Soaring Brazilian, Australian iron ore exports prompt capesize freight boom

A hike in August iron ore exports from Brazil and Australia has prompted a boom in freight rates, with average capesize earnings more than doubling in the past month.

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The daily cost of chartering a capesize vessel (170,000 tonnes), which are most commonly used to transport iron ore, soared to $29,674 on Wednesday September 11, up from just over $12,000 on August 12 (see chart below).

“We thought that rates would increase as we entered the third quarter, but not so fast and [not] by so much,” a freight broker said.

Brazil’s August iron ore exports totalled 31.16 million tonnes, up 13% year on year.

Shipments from Brazil to the European Union alone surged by more than 36% to reach 7.15 million tonnes of iron ore in August, up from 5.25 million tonnes a year ago. 

Rio Tinto shipped first ore from its expanded Pilbara operations earlier this month.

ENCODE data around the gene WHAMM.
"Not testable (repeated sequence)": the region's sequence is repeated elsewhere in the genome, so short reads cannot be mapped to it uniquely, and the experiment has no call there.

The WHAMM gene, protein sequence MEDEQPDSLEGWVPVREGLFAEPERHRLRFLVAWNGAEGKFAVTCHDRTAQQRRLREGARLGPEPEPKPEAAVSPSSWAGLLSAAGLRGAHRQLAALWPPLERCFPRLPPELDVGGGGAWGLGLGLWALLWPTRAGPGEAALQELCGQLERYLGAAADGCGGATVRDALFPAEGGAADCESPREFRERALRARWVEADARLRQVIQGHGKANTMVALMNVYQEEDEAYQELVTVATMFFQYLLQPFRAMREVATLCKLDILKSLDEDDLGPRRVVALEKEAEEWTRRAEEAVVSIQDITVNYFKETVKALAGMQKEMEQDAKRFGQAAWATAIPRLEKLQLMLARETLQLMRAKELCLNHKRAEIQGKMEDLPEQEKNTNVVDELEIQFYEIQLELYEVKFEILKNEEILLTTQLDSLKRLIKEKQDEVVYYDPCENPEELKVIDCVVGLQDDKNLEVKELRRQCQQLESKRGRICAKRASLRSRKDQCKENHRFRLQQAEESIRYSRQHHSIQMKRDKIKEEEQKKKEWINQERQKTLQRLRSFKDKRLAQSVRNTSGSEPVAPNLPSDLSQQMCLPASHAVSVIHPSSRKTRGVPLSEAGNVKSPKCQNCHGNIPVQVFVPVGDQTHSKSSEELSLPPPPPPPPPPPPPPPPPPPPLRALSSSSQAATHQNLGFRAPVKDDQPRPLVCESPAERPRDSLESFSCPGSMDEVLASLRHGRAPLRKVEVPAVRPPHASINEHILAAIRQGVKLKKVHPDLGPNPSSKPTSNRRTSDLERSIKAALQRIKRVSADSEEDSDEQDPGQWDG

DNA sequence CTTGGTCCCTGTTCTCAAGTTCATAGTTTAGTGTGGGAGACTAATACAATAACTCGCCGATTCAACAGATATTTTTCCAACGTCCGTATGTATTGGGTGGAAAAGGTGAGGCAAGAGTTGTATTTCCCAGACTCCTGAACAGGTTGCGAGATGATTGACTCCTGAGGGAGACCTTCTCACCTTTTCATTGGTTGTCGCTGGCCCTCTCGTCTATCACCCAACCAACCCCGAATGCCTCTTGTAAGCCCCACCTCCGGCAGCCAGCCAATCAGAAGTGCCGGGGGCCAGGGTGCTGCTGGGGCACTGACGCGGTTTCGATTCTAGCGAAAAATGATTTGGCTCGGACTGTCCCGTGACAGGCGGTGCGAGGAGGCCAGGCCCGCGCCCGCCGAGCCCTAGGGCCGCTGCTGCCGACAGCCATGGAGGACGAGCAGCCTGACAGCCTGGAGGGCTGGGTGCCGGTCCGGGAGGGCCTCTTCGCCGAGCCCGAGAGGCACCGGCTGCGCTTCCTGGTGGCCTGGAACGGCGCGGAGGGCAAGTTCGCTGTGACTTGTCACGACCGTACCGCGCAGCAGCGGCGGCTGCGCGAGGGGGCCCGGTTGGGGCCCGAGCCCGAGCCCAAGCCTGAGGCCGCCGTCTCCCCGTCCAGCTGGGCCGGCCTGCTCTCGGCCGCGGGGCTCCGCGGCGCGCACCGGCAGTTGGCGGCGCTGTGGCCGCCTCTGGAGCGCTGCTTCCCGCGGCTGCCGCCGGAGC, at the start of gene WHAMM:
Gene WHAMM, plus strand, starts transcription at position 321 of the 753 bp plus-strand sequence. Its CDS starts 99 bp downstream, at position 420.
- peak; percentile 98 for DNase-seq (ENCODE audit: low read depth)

Fortescue Metals Group and BHP Billiton have also ramped up iron ore output in the past three months.

“The doubling of cape[size] freight momentum has been driven by the addition of an estimated one capesize per day to demand from the various iron ore ramp-ups of the Pilbara together with improved shipment rates from Vale’s southern system mines in Brazil,” analysts at Standard Bank said in a note on Wednesday.

A slowdown in deliveries of new additions to the global bulk capesize fleet in August also helped boost rates, Standard Bank said.

“Fresh capesize  bulk fleet new build supplies fell to their second lowest for the year [in August], with only 0.7 million dwt capesize capacity delivered during the month. This equates to half the average 1.4 million dwt per /month of new capesizes delivered across the year,” the analysts said.

While short-term capsize freight rates have spiked, brokers said forward freight agreement levels into 2014 remained relatively immune to the price boom.

“People are not pricing the boom into next year,” the broker commented.

Fourth quarter 2013 swaps prices pushed above $28,000/day, while calendar year 2014 prices remain around $18,350/day.

As demand increases, vessels that have been on the go-slow and economising on fuel while rates are low, will speed up – effectively adding more capacity to the market.

“Vessels have slowed down a lot due to the cost of fuel,” the broker added. “If the market really takes off then the potential for vessels to speed up increases.”